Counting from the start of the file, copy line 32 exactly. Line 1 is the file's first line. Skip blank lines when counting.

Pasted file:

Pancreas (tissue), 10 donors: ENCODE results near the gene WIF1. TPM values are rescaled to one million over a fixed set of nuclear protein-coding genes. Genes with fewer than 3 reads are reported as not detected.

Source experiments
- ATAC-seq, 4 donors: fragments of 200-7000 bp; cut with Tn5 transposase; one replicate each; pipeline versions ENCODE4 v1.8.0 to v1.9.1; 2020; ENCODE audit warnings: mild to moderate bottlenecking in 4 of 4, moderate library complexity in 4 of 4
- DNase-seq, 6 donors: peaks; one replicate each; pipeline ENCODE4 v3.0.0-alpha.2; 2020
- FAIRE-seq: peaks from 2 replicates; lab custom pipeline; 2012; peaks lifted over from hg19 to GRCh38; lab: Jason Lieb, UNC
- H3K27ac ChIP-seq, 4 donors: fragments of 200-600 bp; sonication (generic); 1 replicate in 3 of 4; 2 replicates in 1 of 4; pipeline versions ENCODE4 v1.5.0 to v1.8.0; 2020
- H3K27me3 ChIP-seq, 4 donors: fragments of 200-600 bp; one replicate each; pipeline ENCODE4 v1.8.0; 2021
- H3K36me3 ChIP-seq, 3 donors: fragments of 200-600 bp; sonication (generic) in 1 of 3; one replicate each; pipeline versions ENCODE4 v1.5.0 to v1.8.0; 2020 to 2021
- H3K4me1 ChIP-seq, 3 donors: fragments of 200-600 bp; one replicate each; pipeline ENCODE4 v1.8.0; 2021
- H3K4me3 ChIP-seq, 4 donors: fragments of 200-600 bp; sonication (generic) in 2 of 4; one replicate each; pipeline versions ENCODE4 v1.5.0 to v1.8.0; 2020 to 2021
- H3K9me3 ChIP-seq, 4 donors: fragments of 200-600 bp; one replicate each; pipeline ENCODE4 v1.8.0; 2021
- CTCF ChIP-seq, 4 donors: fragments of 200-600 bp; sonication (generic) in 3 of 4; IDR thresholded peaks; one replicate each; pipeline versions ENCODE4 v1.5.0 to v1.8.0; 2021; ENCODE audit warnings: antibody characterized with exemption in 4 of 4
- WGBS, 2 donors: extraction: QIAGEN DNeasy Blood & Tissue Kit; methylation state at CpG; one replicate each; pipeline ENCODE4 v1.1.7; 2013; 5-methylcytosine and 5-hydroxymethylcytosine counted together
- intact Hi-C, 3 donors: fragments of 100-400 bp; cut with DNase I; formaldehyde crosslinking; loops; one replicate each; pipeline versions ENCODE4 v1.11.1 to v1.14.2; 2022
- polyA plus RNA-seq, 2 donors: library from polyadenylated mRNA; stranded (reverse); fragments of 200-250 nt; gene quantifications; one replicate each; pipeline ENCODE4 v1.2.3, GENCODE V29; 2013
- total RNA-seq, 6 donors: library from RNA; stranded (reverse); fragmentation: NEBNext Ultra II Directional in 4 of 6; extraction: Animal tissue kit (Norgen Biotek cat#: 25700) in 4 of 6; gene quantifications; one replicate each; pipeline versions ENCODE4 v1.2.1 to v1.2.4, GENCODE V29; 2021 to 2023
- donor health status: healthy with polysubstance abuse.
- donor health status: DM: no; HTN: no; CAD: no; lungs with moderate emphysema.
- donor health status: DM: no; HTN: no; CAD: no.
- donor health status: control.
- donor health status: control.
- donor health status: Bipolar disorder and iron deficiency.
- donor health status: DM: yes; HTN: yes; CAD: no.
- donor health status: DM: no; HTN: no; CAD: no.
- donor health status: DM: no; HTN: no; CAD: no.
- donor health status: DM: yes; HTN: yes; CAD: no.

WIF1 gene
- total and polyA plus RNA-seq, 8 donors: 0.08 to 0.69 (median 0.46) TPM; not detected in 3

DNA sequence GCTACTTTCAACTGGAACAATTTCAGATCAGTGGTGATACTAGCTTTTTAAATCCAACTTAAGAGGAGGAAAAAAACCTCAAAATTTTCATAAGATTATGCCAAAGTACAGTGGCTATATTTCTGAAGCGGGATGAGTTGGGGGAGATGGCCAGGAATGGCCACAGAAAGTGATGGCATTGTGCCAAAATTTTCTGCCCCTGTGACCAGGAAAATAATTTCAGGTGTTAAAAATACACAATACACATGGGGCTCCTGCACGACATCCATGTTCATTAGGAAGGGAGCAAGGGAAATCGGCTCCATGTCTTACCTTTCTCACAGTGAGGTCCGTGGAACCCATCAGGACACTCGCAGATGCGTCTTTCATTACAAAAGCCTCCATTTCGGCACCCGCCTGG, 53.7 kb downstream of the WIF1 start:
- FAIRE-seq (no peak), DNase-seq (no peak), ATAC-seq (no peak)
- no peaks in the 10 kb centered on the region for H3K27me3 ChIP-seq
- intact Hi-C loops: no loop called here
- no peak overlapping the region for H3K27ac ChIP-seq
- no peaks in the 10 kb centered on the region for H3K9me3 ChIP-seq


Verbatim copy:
- intact Hi-C loops: no loop called here